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How to Lead When You’re in the 'People Business'

See also: Ethical Leadership

Most businesses make goods, sell products, or provide concrete services, like legal advice, tax preparation, or medical care. These organizations are judged by how well they make their products or whether their services accomplish measurable goals.

Other organizations, like schools, human services agencies, and not-for-profits are in the people business. Their goal is to make human lives better, but it’s not always easy to define what that looks like.

In addition to facing nebulous goals, they see the best and worst of human nature. Change happens at a maddeningly slow rate, and stress is high.

Being a leader when you’re in the people business means persevering in the face of many tough challenges. The reward is the knowledge that your professional life makes a big difference to your clients. Let’s take a look at some of the unique problems that leaders in the people business face. With the right mindset and communication, you and your team can truly change the world.

Limited Resources

In the U.S., people businesses face increasing demand for services while simultaneously grappling with decreasing funds. Funding also varies from year to year, according to the political and economic climates, even though demographic trends, like the aging population, mean that more people need assistance.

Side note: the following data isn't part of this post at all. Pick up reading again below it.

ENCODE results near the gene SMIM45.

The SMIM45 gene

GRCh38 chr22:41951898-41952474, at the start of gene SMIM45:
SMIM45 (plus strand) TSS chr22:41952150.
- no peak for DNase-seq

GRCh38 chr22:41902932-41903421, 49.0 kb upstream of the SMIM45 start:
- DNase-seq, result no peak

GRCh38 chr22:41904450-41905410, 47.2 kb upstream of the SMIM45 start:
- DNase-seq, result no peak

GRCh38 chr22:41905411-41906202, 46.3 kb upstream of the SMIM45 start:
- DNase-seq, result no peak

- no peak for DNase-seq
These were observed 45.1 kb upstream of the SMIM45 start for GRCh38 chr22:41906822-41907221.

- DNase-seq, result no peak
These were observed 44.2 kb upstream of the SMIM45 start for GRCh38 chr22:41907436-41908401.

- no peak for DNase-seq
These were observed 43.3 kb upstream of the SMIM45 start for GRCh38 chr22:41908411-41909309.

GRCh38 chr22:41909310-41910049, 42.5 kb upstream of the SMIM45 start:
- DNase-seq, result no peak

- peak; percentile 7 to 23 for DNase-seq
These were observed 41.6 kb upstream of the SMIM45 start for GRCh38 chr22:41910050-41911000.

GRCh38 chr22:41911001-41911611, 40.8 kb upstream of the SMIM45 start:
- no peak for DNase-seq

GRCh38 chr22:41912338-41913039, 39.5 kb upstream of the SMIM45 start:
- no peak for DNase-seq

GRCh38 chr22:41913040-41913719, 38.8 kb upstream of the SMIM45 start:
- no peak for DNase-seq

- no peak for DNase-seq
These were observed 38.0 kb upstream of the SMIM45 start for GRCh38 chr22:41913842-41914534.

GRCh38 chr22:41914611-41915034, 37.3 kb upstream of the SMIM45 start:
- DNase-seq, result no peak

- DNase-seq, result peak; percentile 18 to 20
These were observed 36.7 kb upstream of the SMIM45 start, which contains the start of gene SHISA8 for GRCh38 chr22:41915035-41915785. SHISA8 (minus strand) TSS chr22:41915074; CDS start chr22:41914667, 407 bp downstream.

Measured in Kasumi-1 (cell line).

In the people business, it’s tough to come up with ways to increase your revenue. You can’t dig a new oil well, invest in a real estate development, or invent an amazing new product. That’s why so much training for education, NGO, and human services leadership focuses on how to get the most out an ever-decreasing set of resources. It’s not easy, but innovative leaders figure out a way. They inspire their workers to make the most of what the organization has.

Think like a Leader...

True leadership means tackling big puzzles, like limited financial resources, and not letting those limitations keep your team from achieving great things.

Instead of thinking about delivering services cheaply, figure out how changes to procedures or affordable new technologies can offer better service delivery for less time and money.

Recognize your employees when they come up with great ideas, and show them how much you value their creativity and ingenuity.

Lack of Obvious Metrics

What does it mean to make human lives better? How do you define concepts like health, education, happiness, and well-being?

It’s easy to tell whether or not you’ve manufactured a good car.

It’s a lot tougher to tell whether you’re making better humans or whether your hard work is paying off.

Using concepts like social ROI and cost-benefit analysis, real leaders are doing the tough work of defining what success looks like in the people business. They’re becoming more knowledgeable about which programs actually make a difference and those that don’t really improve people’s lives. Also, they’re holding their teams accountable for achieving results.

When you have a vision for what you want to accomplish, you can guide your team toward achieving it.

Think like a Leader...

Involve your workers in conversations about metrics. Ask them for their input into defining success, and meet with them regularly to review progress toward goals. When metrics are hard to define, it’s even more crucial to communicate your vision for how to accomplish goals.